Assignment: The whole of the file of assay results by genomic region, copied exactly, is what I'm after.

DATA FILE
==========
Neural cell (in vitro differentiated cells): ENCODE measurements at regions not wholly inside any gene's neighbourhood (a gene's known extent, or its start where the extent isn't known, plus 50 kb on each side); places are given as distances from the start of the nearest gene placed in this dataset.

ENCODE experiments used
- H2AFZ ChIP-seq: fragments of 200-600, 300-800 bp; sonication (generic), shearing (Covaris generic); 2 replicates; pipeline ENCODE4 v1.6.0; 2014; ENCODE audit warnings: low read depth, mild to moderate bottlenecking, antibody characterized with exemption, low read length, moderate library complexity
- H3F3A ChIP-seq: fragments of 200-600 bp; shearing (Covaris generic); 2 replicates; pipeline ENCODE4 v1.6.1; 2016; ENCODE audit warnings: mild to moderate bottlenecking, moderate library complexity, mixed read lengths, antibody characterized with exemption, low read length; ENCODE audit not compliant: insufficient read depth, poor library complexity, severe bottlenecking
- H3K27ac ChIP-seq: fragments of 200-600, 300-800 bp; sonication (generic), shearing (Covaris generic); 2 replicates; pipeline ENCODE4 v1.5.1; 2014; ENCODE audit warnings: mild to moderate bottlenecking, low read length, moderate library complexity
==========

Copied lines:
Neural cell (in vitro differentiated cells): ENCODE measurements at regions not wholly inside any gene's neighbourhood (a gene's known extent, or its start where the extent isn't known, plus 50 kb on each side); places are given as distances from the start of the nearest gene placed in this dataset.

ENCODE experiments used
- H2AFZ ChIP-seq: fragments of 200-600, 300-800 bp; sonication (generic), shearing (Covaris generic); 2 replicates; pipeline ENCODE4 v1.6.0; 2014; ENCODE audit warnings: low read depth, mild to moderate bottlenecking, antibody characterized with exemption, low read length, moderate library complexity
- H3F3A ChIP-seq: fragments of 200-600 bp; shearing (Covaris generic); 2 replicates; pipeline ENCODE4 v1.6.1; 2016; ENCODE audit warnings: mild to moderate bottlenecking, moderate library complexity, mixed read lengths, antibody characterized with exemption, low read length; ENCODE audit not compliant: insufficient read depth, poor library complexity, severe bottlenecking
- H3K27ac ChIP-seq: fragments of 200-600, 300-800 bp; sonication (generic), shearing (Covaris generic); 2 replicates; pipeline ENCODE4 v1.5.1; 2014; ENCODE audit warnings: mild to moderate bottlenecking, low read length, moderate library complexity